Simply measuring ’bum-on-seat’ time will no longer suffice in the post-lockdown working world

Enforced home working because of the coronavirus lockdown could see a revolution in how workforce productivity is measured, Insurance Times has heard.

Neil Grimshaw, founding director at broker Ravenshall said that as a small business, his company has been used to seeing people ”with their bum on a seat for seven and a half hours a day”.

”That’s one of the ways by which we judge productivity. And that’s going to change. Managers and owners are going to have to understand what productivity metrics are going to look like going forward”, he said during Insurance Times’s recent Brokers and coronavirus: What challenges will brokers face post-Covid and what role will technology play this year and beyond? webinar, in association with Applied Systems.

A key element is trust, Grimshaw added. ”You need to be able to trust people to do the work they need to do from home.

”But if you can’t trust the people you’ve employed, then you’ve made some wrong decisions in the past before Covid.”

Grimshaw continued by asking how productivity is judged, musing on how this could change as the working world evolves post-Covid. He said: ”Do we shift from hours worked a day to ’is the work done?’ And how do we measure how productive an individual is compared to another?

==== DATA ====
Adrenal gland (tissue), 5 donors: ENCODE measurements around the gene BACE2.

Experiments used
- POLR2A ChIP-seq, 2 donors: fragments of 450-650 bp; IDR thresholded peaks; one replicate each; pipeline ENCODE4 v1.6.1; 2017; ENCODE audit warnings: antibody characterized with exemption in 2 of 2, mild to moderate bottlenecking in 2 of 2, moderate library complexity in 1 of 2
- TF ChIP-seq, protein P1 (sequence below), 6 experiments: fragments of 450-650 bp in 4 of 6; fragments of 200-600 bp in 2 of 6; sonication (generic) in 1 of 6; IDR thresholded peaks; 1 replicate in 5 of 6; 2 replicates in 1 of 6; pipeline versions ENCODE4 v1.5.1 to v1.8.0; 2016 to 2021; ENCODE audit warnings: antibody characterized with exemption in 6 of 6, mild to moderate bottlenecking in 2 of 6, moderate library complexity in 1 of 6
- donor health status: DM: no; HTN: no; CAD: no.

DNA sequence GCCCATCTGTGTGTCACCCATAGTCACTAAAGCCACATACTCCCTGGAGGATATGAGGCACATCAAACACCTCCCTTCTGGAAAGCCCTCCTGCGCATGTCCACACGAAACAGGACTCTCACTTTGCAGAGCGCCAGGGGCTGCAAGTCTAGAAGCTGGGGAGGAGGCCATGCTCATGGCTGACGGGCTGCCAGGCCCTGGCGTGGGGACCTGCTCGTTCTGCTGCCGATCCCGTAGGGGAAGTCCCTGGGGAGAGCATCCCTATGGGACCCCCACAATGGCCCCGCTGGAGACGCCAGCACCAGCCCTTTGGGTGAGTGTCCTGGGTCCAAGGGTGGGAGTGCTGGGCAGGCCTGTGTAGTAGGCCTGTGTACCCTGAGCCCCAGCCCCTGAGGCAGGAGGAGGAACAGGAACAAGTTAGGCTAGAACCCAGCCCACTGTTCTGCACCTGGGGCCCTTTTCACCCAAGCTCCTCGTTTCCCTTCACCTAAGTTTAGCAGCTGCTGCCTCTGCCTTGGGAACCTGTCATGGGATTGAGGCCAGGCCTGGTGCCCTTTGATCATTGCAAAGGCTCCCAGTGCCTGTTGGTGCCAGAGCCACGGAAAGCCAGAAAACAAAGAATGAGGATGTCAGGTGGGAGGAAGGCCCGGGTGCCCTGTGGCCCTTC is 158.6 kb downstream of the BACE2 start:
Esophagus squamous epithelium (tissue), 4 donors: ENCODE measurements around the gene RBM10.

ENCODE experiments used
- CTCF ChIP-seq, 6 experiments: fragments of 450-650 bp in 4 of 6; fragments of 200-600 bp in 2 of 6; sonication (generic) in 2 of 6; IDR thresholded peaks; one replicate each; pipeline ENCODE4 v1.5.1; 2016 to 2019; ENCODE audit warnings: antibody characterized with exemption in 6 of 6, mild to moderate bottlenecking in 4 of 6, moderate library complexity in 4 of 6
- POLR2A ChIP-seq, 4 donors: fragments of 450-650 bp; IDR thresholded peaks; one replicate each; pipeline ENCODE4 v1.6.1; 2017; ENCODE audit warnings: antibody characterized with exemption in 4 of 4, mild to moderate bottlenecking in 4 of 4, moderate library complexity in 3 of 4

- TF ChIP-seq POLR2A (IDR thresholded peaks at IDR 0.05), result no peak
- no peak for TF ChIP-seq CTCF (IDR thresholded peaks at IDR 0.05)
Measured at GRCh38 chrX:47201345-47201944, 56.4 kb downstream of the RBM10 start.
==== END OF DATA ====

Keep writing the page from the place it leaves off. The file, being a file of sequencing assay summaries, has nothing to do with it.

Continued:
”It’s going to be a challenge for a small business like ourselves who are used to using our eyes to judge whether or not someone is pulling their weight.”

Productivity boost

Andy Fairchild, chief executive at Applied Systems Europe, said he had seen productivity go up since the lockdown. 

He said that the “new normal” had focused his mind on how output should be measured and how employees should be supported to deliver.

”We have to ensure we also have a focus on employee engagement, wellbeing and mental health”, he added. 

Meanwhile A-Plan chief executive Carl Shuker said: ”Your start point has to be that you trust your teams to do what they need to do and they do it well.

”We’ve got lots of data where we can measure productivity. But our focus is on client outcomes and employee sense of engagement and value.

”If productivity drops, then we are sensing that something is not quite right. 

”We’re using productivity measures not as a ‘big brother’ type tool, but as an indicator that someone who’s performing normally really well is somehow off their game and we need to have a conversation with them. 

”For us it is all about ‘what is the client experiencing?’ and they’ll only have a great experience if our colleagues are delivering a great service.”

You can listen to the webinar in full here: